My husband and I practice natural family planning using the sympto-thermal method (info: Charting my waking temperature at the same time each day is important to identify the thermal shift that occurs after ovulation. I would like to wake up after taking my temperature, but never do. Right now, I don’t see a problem with applying CET’s timing prescription for optimum light therapy (Automated Morningness-Eveningess Questionnaire, AutoMEQ), in which case I would wake up and use the light at 7:45 AM. However, will using this therapy possibly artificially alter my normal waking temperature?

Good and important question. Morning light therapy is designed to shift your circadian rhythms earlier, which is a key factor for (a) the antidepressant effect, and (b) counteracting the pressure to oversleep. Body temperature — especially at night — is strongly influenced by the internal circadian clock. Therefore, you can expect that your morning temperature before getting out of bed will be higher after you begin light therapy. That is not because light therapy raises temperature, but rather because morning light therapy shifts your entire temperature rhythm earlier, by perhaps 1-3 hours. (Your lowest point on the 24-hour temperature cycle–the temperature “nadir”, which occurs about 2 hours before waking–will also shift 1-3 hours earlier.) Therefore, you can expect that your wake-up temperature will be higher all across the month. However, your daily record will quickly re-stabilize, and its shape across the month will be similar to what you see now.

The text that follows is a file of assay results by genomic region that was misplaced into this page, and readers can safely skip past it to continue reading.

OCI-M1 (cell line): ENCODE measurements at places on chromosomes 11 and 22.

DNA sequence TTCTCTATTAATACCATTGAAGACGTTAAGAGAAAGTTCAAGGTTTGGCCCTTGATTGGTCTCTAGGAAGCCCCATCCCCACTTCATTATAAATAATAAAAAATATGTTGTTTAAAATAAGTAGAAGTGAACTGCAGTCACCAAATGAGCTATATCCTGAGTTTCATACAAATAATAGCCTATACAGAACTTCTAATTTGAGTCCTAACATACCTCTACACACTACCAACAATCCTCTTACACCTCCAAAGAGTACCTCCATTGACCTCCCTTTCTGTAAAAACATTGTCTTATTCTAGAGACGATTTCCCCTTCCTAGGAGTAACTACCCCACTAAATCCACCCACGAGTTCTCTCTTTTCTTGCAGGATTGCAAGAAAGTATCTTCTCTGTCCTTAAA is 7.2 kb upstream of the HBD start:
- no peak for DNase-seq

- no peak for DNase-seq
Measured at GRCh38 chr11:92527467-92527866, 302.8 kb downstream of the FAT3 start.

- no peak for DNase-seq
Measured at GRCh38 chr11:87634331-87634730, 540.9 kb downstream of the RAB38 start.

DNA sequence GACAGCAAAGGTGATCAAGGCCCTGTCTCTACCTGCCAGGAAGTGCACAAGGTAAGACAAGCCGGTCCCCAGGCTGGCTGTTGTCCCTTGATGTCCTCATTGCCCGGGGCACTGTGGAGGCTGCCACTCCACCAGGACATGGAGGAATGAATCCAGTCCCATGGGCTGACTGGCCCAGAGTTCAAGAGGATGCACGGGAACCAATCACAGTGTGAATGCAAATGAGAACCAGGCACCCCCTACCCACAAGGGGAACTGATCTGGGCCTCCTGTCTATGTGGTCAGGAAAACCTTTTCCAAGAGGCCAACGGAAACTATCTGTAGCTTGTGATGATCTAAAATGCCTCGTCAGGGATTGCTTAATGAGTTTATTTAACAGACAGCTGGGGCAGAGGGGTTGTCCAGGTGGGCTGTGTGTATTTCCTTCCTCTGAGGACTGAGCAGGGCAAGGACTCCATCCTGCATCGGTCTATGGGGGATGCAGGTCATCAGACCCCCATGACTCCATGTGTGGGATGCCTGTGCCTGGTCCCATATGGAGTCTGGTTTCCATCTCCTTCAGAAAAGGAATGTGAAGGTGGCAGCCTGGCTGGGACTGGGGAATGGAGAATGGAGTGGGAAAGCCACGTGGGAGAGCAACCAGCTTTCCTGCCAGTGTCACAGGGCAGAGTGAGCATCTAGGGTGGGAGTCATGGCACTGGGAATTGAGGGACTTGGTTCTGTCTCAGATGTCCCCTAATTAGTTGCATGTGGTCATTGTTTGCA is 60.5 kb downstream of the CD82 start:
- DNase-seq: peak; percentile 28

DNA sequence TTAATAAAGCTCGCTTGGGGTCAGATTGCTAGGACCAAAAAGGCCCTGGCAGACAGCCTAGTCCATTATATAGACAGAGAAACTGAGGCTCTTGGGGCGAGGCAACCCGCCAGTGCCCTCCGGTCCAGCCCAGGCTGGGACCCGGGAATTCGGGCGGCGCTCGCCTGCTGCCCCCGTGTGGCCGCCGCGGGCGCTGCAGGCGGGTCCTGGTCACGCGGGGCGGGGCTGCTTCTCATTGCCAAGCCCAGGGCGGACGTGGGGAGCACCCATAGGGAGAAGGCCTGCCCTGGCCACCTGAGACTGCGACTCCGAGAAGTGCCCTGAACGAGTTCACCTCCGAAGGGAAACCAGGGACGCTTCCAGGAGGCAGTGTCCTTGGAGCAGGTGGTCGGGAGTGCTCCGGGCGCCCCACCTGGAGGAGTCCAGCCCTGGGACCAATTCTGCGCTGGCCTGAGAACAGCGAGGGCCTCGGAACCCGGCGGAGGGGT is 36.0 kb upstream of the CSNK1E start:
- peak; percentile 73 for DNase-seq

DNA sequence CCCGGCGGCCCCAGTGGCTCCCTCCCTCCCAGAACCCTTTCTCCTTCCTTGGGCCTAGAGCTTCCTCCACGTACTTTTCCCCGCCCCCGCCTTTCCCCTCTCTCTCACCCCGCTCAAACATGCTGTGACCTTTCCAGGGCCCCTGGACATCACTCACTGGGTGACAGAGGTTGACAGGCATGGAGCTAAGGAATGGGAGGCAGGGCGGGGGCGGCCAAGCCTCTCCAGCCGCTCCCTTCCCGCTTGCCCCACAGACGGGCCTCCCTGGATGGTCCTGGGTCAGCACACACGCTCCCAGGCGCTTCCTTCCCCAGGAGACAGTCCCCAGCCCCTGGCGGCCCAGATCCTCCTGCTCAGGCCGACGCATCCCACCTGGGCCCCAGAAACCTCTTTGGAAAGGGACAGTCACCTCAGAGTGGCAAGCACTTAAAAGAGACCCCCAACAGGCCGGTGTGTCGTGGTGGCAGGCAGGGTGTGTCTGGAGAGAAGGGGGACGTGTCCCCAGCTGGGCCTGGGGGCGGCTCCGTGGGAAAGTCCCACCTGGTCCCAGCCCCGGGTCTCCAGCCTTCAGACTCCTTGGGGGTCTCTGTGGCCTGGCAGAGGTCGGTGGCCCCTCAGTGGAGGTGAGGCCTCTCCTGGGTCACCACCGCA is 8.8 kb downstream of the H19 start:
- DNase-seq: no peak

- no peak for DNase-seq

All that said, the important news of 2006 (see our News & Comment section) is that morning light therapy also regularizes the time of ovulation. Ovulation thus becomes more predictable, and in women with cycles longer than 28 days, the cycle can normalize. Indeed, morning light therapy has a stimulating effect on sex hormones, and can serve therapeutically to increase the chance of ovulation at mid-cycle at the same time it normalizes cycle length. As such, morning light therapy can serve two important goals: guarding against pregnancy in women who want to avoid it, and enhancing the chances for women aiming to become pregnant.